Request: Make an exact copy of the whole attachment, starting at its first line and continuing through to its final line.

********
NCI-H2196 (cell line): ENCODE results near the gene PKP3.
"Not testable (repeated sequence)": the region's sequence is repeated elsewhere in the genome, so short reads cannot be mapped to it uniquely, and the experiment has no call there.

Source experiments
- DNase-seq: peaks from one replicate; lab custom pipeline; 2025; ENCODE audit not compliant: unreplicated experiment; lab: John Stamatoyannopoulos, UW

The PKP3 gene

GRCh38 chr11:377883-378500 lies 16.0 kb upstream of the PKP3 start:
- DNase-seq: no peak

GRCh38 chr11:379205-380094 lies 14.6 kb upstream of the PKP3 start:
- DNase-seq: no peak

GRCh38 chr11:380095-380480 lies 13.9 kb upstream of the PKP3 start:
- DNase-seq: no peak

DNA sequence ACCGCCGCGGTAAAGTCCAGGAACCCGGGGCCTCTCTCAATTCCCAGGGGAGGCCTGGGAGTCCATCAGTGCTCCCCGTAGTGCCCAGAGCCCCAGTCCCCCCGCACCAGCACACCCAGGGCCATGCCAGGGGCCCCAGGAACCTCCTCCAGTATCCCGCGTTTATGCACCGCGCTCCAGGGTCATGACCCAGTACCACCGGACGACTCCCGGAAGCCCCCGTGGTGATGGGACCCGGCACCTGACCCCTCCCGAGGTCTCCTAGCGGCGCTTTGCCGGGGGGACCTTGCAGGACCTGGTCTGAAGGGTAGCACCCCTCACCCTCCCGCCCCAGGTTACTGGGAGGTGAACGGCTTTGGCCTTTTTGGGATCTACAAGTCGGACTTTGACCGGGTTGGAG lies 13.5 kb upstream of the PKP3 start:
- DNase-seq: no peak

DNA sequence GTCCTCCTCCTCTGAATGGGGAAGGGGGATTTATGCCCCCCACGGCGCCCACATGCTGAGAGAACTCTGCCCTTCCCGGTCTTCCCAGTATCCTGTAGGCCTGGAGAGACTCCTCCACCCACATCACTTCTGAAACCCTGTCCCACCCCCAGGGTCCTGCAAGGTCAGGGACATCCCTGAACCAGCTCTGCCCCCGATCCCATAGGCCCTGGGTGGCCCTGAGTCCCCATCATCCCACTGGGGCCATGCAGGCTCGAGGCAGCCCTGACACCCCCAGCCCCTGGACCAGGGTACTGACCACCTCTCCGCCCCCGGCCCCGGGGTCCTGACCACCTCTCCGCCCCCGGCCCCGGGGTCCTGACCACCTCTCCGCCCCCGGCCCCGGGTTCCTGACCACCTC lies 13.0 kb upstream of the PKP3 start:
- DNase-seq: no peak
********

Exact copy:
NCI-H2196 (cell line): ENCODE results near the gene PKP3.
"Not testable (repeated sequence)": the region's sequence is repeated elsewhere in the genome, so short reads cannot be mapped to it uniquely, and the experiment has no call there.

Source experiments
- DNase-seq: peaks from one replicate; lab custom pipeline; 2025; ENCODE audit not compliant: unreplicated experiment; lab: John Stamatoyannopoulos, UW

The PKP3 gene

GRCh38 chr11:377883-378500 lies 16.0 kb upstream of the PKP3 start:
- DNase-seq: no peak

GRCh38 chr11:379205-380094 lies 14.6 kb upstream of the PKP3 start:
- DNase-seq: no peak

GRCh38 chr11:380095-380480 lies 13.9 kb upstream of the PKP3 start:
- DNase-seq: no peak

DNA sequence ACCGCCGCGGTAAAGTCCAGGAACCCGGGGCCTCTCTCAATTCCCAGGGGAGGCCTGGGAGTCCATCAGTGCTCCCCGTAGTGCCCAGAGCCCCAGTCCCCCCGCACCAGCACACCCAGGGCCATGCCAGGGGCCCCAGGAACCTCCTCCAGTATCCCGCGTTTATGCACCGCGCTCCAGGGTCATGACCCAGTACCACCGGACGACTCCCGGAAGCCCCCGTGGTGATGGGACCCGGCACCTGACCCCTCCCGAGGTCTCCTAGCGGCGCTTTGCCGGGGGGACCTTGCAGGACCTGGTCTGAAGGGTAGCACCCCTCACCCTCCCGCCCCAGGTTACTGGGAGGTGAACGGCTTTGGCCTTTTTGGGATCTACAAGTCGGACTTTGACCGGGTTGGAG lies 13.5 kb upstream of the PKP3 start:
- DNase-seq: no peak

DNA sequence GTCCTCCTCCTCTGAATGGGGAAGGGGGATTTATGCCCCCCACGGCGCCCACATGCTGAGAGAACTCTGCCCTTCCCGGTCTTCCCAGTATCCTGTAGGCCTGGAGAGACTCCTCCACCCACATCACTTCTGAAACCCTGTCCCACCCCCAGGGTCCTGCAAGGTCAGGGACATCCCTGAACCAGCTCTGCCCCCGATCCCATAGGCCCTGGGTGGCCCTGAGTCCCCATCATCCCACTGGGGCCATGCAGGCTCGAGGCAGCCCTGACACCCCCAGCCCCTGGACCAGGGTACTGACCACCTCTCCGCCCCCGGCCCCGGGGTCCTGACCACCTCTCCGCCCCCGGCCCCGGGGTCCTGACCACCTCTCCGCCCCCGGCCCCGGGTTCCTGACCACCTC lies 13.0 kb upstream of the PKP3 start:
- DNase-seq: no peak